Similar to any commonly touched surface, this really shouldn’t be surprising.  At Toronto Pearson Airport about 1,100 flights take off per day.  If you consider that the smallest plane only carries around 14 people and the largest carries 525 people, there are a WHOLE LOT of people going through security and using the grey bins.   Where people congregate, germs are sure to be found.   It’s unrealistic to think that the bins are going to be cleaned and disinfected between uses.  An airport is not a hospital.  We can hope that they are cleaned daily, but the likelihood is that they’re only cleaned when visibly dirty.  It’s up to us to protect ourselves.  Wash your hands or use the hand sanitizer that is very likely hanging on your briefcase, your purse or laying at the bottom of your bag.


Bugging Off!

Nicole

Saturday, September 8, 2018

Are hand sanitizers losing their battle with bugs?


With the start of school most of us are preprogrammed to believe that summer is over.  Summer is a time of indulgence, a time to let your hair down and enjoy.  Unfortunately for some of us that means come fall our clothes may fit a bit differently than the last time we wore them!  We’ve lost the battle to the bulge.

What other battles are we loosing as we go about our daily routines?  I think we can all agree that hand sanitizers have become a staple in our lives.  They’re in our children’s lunch bags, in our purses, attached to our briefcases and probably stashed in places we’ve forgotten about.  It’s because of this rampant use of hand sanitizers that a recently published study I came across is so interesting.  Conducted by a group of researchers in Australia, Increasing tolerance of hospital Enterococcus faecium to hand-wash alcohols” is something you may want to read.

Antibiotic resistance is a well-known phenomenon.  It occurred as a result of widespread and overuse of antibiotics prescribed to patients.  With hand sanitizers moving to mainstream use within the community and not just in healthcare facilities have we potentially repeated history and will start to see resistance of pathogens of concern to hand sanitizers?  According to this study that very well may be the case.  The study investigated 139 samples of Enterococcus faecium.  The samples were subjected to different strengths of alcohol ranging from 23% to 70%. The samples had been taken over a 19 year period (1997 – 2015) and they found that samples from 2010 on were 10 times more resistant to alcohol.  Could this be in part an explanation to the increased numbers of HAIs associated with Enterococci?  The development of resistance to hand sanitizers would certainly complicate our infection control practices.  Additional measures or procedures would need to be put into place to reduce the risk of further resistance development.

Before we cry wolf, this is the first study to show such an occurrence.  While both interesting and concerning we can’t jump to conclusions.  That said, I hope that we have learned from our past mistakes and take a more serious look to determine if this truly is happening and if it’s happening on a global basis we seriously contemplate what we need to do to slow the resistant development down.  Enterococci are as we know widely resistant to multiple antibiotics.  Hand hygiene and surface disinfection is our first line of defense when it comes to infection prevention.  Alcohol is used in lower concentrations in many of the surface disinfectants we use.   We cannot afford to have our hand hygiene or surface disinfection products develop resistance or we’ll really be up the creek without a paddle!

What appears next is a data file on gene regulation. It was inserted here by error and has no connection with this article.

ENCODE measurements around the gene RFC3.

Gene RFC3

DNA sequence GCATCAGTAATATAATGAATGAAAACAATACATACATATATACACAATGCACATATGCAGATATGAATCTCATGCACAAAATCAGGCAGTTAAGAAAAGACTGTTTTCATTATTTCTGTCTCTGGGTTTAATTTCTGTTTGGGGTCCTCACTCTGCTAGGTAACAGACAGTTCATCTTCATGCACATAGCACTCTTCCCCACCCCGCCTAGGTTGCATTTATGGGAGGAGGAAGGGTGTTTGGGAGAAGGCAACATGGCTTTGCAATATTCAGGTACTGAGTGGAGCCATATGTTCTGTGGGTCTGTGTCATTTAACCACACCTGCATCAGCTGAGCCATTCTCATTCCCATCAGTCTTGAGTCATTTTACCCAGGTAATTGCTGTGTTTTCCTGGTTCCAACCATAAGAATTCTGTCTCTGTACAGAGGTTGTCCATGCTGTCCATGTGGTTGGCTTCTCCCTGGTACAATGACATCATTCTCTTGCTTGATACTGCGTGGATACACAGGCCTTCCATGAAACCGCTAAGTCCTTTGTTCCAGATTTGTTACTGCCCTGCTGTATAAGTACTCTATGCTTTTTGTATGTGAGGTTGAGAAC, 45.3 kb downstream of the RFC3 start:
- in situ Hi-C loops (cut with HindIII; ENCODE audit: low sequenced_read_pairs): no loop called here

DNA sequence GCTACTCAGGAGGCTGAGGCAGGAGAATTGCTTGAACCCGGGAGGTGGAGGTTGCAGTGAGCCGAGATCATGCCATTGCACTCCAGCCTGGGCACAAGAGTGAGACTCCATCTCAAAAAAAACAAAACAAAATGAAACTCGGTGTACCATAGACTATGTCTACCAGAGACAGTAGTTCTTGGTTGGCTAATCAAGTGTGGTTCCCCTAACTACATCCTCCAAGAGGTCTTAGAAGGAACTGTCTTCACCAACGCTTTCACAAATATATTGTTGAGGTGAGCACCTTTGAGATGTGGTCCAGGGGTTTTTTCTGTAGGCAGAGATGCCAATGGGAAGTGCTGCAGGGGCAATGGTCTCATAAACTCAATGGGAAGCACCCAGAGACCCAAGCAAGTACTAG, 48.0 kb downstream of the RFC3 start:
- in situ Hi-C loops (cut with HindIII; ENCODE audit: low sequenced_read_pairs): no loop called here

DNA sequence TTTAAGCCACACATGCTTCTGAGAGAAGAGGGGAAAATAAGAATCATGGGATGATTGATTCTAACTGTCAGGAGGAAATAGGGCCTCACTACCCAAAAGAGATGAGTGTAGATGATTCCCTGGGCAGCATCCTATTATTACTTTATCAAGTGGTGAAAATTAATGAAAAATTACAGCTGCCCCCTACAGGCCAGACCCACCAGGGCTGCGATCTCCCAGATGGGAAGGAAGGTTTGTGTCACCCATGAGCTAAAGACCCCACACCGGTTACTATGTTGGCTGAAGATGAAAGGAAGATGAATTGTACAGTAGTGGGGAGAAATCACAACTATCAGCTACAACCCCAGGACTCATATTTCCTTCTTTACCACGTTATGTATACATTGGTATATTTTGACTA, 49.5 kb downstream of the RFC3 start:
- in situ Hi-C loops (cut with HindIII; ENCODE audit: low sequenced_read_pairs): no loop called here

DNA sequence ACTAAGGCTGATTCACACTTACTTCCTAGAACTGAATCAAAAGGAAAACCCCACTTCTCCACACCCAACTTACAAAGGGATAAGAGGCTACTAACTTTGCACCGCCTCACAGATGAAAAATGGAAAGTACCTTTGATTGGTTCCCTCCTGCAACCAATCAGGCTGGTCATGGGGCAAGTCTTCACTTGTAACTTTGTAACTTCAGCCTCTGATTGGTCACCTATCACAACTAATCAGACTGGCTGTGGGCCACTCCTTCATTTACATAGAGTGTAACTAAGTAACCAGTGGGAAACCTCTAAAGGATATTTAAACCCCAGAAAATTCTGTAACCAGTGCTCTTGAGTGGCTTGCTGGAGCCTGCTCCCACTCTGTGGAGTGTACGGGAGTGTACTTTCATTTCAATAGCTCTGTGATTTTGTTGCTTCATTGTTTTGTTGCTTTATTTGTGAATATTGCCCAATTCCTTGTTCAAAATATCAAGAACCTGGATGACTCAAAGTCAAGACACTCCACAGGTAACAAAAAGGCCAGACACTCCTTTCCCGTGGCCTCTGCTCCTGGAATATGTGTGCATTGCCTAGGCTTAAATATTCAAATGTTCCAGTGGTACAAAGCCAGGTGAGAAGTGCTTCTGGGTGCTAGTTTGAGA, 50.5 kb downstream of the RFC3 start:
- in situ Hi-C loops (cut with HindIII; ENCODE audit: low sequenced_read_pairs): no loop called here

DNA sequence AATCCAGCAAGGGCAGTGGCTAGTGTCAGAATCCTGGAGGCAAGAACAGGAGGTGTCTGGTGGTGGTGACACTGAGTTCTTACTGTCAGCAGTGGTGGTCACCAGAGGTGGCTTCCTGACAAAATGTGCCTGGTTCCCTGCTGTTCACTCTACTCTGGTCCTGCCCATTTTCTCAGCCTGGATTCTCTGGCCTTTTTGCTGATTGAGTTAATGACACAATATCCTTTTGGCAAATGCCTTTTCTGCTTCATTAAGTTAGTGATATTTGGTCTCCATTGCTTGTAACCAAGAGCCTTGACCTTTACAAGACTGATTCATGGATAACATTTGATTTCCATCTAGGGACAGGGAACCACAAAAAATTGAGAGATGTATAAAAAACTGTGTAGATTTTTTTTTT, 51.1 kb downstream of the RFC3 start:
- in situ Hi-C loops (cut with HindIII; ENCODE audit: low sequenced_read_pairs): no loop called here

Bugging Off!
Nicole

Friday, August 31, 2018

Man’s best friend may not be baby’s best friend


I would hope it’s safe to say we all know that being around cat poop for a pregnant mom-to-be can have dire consequences due to toxoplasmosis.  I’m not going to deny that being a cat lover and owner of the kitty litter cleaning brigade getting a 9 month leave of absence was lovely.  I know that some people don’t really believe it’s an issue, but believe me the aftereffect to the child is very real.  While I may seem cheeky in my comments of not having to clean the kitty litter, the truth is I’ve seen the devastating effects of toxoplasmosis firsthand.  The sweet child is no longer with us, he passed away from complications resulting from the seizures he was prone to.

We know cats can cause harm to our unborn babies, and there are of course a number of old wives tales about babies and cats.  Cats always seem to get the short end of the stick, but what about man’s best friend, the dog?  Well, according to some recent findings it appears that we may need to be concerned about dogs as well.  In particular, we need to be concerned with pregnant dogs and newborn puppies as they can carry diseases that can infect their human.  There have been a number of cases of pregnant women becoming infected with brucellosis.  In humans, brucellosis can lead to fever, joint weakness and fatigue.  If pregnant, it can lead to miscarriage in the first trimester and if infected later on in the pregnancy can lead to preterm labour and stillbirth.

In truth, contracting brucellosis from dogs is relatively rare.  However, brucellosis is also commonly found in a number of farm animals; sheep, goats and cows.  The long and the short, if you’re pregnant you should avoid helping dogs and farm animals during labour and should consider not handling newborn puppies regardless of how darn cute they are!

If you’re interested in learning more about what diseases can be spread from dogs to humans, I came across an interesting article in the Journal of Medicine and Life.  I didn’t realise the Norovirus could be spread from dogs to people….  As mentioned in my blog “Summer Sickness may equal Winter Weakness”, this could be a bad year for norovirus!  If you have a dog, you may want to be vigilant.  Norovirus is spread via the fecal-oral route and you know that dogs lick their bums!

The need for hand hygiene and environmental surface disinfection never ceases to amaze me!

Bugging Off!

Nicole

Sunday, August 26, 2018

Playing Hooky!


Some weeks you bite off more than you can chew.  This week was one of them.  Too many things to do and not enough hours in the day! My poor little brain hit the wall.  Well….that and 2:15pm on Friday came along before I could get the blog done.